At the Peak on Friday 18th December 2020 at 0850 the air temperature was 17.3°F (-7°C), with a windchill temperature of -3.7°F (-20°C), 62% relative humidity, and a bitter NNE wind sustained at 15 mph gusting to 22.2 mph.
Trails below about 8500′ are generally snow-free, with most trails at higher elevations having limited icy snow patches only. Icy snow on trails persists in traditional areas that are colder and/or less sun-exposed, such as the north face of Tahquitz Peak, in Little Round Valley, on Deer Springs Trail around 9300′ near the North Fork River crossing, at around 10,000′ on the Peak Trail, and between Round Valley and Wellman Divide.
Tahquitz Peak trail from Chinquapin Flat/PCT Mile 178 has a well-defined track for 0.3 mile to follow through the largely continuous icy snow. Spikes are recommended for these notoriously treacherous ice slopes.
The trails around the Tahquitz area meadows remain surprisingly snow-covered in patches, especially around Skunk Cabbage and Little Tahquitz meadows. Trails in that area also have many new treefalls, but none that present hazards to hikers.
Devil’s Slide Trail is functionally clear of snow.
South Ridge Trail is clear and spikes are no longer required all the way to Tahquitz Peak.
Deer Springs Trail is largely clear of icy snow to San Jacinto Peak. There are many tiny patches in the trail above about 8700′ that require some caution. The only extended section is almost continuous ice cover for 0.25 mile around 9300′ elevation near the crossing of the North Fork of the San Jacinto River. Icy snow cover averages 30% in Little Round Valley. Most hikers may find spikes useful, depending upon comfort level hiking on ice and compacted icy snow, especially for descending some sections.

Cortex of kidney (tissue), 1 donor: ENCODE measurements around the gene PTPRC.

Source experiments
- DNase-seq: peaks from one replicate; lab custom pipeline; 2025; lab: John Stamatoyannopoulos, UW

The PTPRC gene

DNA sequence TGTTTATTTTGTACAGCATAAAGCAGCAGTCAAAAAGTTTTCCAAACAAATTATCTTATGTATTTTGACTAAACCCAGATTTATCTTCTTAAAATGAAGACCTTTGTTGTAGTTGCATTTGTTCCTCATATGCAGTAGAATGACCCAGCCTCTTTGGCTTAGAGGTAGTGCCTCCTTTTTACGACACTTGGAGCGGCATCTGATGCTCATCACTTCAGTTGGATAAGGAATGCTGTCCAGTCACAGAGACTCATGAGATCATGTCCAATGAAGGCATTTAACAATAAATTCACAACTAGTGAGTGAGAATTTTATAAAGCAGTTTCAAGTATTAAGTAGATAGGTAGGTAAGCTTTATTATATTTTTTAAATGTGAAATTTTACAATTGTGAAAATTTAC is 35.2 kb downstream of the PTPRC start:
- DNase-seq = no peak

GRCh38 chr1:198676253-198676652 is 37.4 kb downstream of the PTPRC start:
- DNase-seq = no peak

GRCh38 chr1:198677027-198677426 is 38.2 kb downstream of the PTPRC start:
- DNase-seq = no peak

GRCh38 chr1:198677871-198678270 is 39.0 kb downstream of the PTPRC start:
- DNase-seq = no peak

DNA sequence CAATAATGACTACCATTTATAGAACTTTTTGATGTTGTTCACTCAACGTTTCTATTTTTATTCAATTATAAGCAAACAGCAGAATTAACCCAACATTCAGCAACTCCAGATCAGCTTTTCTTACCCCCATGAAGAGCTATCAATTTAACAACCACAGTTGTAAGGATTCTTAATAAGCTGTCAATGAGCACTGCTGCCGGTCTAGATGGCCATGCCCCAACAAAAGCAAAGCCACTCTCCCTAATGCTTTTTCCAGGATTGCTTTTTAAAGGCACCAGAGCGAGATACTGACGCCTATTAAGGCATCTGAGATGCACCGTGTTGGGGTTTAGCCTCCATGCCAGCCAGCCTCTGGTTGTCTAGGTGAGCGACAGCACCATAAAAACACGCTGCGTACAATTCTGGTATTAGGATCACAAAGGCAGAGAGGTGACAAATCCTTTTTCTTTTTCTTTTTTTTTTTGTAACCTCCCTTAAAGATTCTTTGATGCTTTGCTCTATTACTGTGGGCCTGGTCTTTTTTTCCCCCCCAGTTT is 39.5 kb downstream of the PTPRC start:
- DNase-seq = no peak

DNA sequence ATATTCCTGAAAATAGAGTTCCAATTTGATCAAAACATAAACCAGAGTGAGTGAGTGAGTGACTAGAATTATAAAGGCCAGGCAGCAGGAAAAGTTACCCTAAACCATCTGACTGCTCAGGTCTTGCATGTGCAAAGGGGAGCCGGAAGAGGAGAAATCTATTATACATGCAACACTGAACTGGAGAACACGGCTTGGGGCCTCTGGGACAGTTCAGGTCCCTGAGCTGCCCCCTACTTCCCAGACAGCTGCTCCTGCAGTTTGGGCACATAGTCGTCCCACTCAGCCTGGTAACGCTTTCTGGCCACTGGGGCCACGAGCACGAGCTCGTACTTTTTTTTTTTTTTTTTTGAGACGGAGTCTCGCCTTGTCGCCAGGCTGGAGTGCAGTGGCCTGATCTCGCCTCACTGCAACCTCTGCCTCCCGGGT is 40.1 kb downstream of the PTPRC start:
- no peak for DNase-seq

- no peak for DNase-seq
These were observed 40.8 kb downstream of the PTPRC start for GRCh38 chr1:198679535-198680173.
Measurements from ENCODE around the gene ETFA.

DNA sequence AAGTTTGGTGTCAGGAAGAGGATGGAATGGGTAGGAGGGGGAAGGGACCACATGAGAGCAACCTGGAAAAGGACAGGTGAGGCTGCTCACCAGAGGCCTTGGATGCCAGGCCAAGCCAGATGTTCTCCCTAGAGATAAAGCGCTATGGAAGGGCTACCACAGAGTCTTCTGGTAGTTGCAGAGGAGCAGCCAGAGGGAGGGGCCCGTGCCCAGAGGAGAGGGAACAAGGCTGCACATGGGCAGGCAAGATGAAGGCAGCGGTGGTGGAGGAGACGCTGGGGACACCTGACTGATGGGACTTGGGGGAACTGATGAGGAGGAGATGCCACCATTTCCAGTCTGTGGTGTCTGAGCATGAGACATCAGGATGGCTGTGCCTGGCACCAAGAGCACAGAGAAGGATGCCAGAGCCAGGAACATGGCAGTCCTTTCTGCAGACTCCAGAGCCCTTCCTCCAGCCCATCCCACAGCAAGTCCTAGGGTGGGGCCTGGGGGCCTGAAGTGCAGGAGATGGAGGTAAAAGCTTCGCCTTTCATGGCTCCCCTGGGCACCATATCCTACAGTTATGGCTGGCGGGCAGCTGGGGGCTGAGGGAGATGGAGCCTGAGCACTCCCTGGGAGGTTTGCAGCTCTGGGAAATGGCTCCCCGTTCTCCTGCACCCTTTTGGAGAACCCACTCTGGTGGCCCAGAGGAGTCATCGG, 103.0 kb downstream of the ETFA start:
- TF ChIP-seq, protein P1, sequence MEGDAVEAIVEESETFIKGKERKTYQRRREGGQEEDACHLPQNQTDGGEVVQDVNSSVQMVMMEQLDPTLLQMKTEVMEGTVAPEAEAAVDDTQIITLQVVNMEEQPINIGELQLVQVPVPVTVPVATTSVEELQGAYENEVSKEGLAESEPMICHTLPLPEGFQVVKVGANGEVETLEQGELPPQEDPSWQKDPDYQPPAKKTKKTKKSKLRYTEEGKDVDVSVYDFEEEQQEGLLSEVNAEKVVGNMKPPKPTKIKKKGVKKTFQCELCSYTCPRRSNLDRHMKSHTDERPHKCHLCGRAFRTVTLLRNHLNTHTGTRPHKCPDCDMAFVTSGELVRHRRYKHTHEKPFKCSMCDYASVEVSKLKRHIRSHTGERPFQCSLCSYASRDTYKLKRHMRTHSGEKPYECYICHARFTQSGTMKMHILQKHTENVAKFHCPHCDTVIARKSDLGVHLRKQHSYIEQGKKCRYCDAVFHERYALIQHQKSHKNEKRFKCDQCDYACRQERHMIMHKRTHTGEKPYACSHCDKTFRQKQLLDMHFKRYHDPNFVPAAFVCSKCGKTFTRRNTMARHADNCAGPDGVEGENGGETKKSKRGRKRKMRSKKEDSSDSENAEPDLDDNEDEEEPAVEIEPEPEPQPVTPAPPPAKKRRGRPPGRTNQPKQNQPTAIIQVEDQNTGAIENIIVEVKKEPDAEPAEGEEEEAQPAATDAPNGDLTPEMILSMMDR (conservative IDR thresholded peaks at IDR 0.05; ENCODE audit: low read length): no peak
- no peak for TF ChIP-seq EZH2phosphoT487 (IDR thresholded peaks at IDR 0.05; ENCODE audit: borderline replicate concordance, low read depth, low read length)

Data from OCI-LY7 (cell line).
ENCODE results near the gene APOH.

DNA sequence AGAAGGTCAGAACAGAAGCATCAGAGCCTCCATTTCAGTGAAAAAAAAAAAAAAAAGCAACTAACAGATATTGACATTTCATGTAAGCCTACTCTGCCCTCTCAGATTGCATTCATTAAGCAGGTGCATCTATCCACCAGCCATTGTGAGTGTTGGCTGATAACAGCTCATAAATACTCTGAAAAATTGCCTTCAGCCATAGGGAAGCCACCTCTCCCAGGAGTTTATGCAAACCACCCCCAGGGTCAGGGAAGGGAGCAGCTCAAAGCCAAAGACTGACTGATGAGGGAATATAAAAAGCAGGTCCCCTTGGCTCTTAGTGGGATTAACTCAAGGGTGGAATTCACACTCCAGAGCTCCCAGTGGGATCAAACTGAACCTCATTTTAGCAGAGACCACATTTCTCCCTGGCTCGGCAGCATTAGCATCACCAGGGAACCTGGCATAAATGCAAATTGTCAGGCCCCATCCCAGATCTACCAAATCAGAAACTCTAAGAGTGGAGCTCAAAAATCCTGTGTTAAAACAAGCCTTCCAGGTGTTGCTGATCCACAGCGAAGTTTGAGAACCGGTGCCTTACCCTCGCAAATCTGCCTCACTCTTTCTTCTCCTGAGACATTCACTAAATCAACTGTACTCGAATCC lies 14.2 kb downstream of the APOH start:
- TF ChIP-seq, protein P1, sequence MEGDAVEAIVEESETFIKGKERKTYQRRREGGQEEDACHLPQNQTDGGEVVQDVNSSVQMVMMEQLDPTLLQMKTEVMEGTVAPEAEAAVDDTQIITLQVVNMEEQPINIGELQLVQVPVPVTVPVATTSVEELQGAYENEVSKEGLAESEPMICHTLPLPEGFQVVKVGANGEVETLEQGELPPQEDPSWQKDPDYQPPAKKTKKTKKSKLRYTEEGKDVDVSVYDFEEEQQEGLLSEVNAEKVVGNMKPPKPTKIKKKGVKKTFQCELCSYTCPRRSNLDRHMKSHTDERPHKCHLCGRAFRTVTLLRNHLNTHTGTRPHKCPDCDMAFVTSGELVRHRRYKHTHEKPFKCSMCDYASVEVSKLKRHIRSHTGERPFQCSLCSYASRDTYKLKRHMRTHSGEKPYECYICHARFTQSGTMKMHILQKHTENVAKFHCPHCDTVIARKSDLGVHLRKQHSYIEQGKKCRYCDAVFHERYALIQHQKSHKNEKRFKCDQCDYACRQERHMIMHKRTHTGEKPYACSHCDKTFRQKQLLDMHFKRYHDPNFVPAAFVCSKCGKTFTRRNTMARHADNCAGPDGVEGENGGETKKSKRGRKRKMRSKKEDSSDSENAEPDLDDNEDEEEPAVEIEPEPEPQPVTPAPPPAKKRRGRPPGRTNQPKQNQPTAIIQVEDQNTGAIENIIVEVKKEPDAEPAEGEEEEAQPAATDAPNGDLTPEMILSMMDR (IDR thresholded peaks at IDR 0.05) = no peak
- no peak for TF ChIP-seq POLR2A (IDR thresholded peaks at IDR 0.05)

The East Ridge Trail between Miller and San Jacinto peaks remains 80% ice- and snow-covered, ranging from 1-6″ deep. There are reasonable tracks to follow.
Marion Mountain Trail is functionally clear of ice, however a couple of tiny patches remain.
The Pacific Crest Trail at the northern end of the Desert Divide (PCT Miles 172-177) had 43 treefall hazards and three minor landslide hazards (in addition to the major rockslide at Mile 172.5) during my survey on 27th November (and we have had several strong wind events since). It goes without saying that the trail is impassable by stock, and it is relatively slow-going for hikers also. The Trail on the north side of Red Tahquitz (Miles 175-177) remains 50% snow-covered, and spikes can be useful. There are no treefall hazards on the PCT south from Cedar Spring Trail (Miles 151-162).
Fuller Ridge Trail has cleared completely on sun-exposed slopes, but sections of icy snow remain in places. Icy snow cover persists in the canyon of the North Fork crossing (PCT Mile 186), on heavily forested parts of the ridge crest around Mile 187, and on the north facing slope near the northern end (Miles 189.5-191). There are tracks to follow through the snow patches where needed, and spikes can be helpful.
The Pacific Crest Trail above Snow Creek (approx. PCT Miles 198-206) was burned on both sides by the Snow Fire (17th-19th September 2020). A closure order – dated to 8th October 2021 – for the burn scar means that the Trail remains closed between Snow Creek and Black Mountain Road (PCT Miles 191-206).
Spitler Peak Trail has three new large treefall hazards (and a couple of smaller ones) in the upper switchbacks.
Seven Pines Trail has had no hiker traffic since the last snowfall. Indeed this trail has been hiked very little since November 2018, initially due to snowfall, then the road closure from February 2019. Extremely cautious navigation is recommended for those who are not very familiar with hiking this trail. The Forest Service closure of Dark Canyon Road continues, and there is no vehicular access to Seven Pines trailhead.